|Administrator of Wuling (武陵太守)|
(under Liu Biao until 208)
? – 209
|Monarch||Emperor Xian of Han|
|Chancellor||Cao Cao (208-209)|
|Relations||Jin Midi (ancestor)|
|Courtesy name||Yuanji (元機)|
Jin Xuan was a descendant of Jin Midi and was from Jingzhao Commandery (京兆郡; around present-day Xi'an, Shaanxi). He held several appointments in Han central government, including Gentleman of the Yellow Gate (黃門侍郎), Consultant (議郎) and General of the Household (中郎將), before serving as the Administrator (太守) of Wuling Commandery (武陵郡; around present-day Changde, Hunan).
After the Battle of Red Cliffs in 208, the warlord Liu Bei set off to attack the four commanderies in southern Jing Province, namely Changsha, Guiyang, Lingling and Wuling. The Sanfu Juelu zhu (三輔決錄注) mentioned that Jin Xuan was killed in battle and Wuling Commandery became part of Liu Bei's territories, but the Sanguozhi recorded that the Administrators of the four commanderies surrendered to Liu Bei.
Jin Xuan had a son, Jin Yi (金禕), whose courtesy name was Deyi (德禕). In 218, Jin Yi, along with Ji Ben, Geng Ji (耿紀), Wei Huang (韋晃) and others, started a rebellion in Xu (許; present-day Xuchang, Henan) against the warlord Cao Cao and injured Wang Bi (王必), an official serving under Cao Cao. The rebellion was eventually suppressed by Wang Bi and a general Yan Kuang (嚴匡). All the conspirators, including Jin Yi, were rounded up and executed.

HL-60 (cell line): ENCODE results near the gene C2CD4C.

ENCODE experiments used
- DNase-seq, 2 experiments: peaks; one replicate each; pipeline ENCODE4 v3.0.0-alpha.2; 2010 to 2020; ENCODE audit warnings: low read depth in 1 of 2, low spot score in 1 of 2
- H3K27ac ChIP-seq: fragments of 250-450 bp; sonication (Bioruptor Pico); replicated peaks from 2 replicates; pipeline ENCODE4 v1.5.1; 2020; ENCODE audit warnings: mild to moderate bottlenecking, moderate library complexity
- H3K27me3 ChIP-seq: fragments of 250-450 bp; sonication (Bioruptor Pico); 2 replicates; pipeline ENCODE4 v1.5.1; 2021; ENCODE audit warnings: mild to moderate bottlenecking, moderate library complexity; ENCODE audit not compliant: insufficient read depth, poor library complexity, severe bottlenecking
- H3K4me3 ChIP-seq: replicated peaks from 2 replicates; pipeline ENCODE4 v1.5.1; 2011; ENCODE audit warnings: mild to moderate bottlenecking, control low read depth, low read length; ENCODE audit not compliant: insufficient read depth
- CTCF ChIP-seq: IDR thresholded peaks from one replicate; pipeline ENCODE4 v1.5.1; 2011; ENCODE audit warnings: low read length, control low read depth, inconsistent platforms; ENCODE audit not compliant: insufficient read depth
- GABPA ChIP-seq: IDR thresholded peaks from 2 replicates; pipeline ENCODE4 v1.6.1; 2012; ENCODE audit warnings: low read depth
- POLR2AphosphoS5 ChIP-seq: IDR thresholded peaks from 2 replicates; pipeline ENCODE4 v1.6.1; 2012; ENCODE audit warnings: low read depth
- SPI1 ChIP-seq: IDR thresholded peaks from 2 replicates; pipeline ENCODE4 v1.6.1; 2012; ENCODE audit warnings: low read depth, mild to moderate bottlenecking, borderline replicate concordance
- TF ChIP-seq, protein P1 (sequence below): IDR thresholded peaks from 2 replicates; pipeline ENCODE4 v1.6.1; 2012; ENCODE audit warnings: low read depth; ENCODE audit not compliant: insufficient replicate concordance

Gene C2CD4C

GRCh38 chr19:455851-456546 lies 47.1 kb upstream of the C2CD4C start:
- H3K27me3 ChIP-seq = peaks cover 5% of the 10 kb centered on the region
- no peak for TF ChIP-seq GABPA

In Romance of the Three Kingdoms
Jin Xuan appears in chapter 53 of the 14th-century historical novel Romance of the Three Kingdoms as the Administrator of Wuling Commandery. At that time, Liu Bei sent his general Zhang Fei to attack Wuling Commandery. Jin Xuan wanted to resist the invaders but his Assistant Officer, Gong Zhi, advised him to surrender. The following day, Jin Xuan fought with Zhang Fei outside the city but was defeated and forced to retreat. However, he was betrayed by Gong Zhi, who killed him with an arrow shot to the face. Gong Zhi later surrendered Wuling to Zhang Fei.
- Chen, Shou (3rd century). Records of the Three Kingdoms (Sanguozhi).
- Luo, Guanzhong (14th century). Romance of the Three Kingdoms (Sanguo Yanyi).
- Pei, Songzhi (5th century). Annotations to Records of the Three Kingdoms (Sanguozhi zhu).
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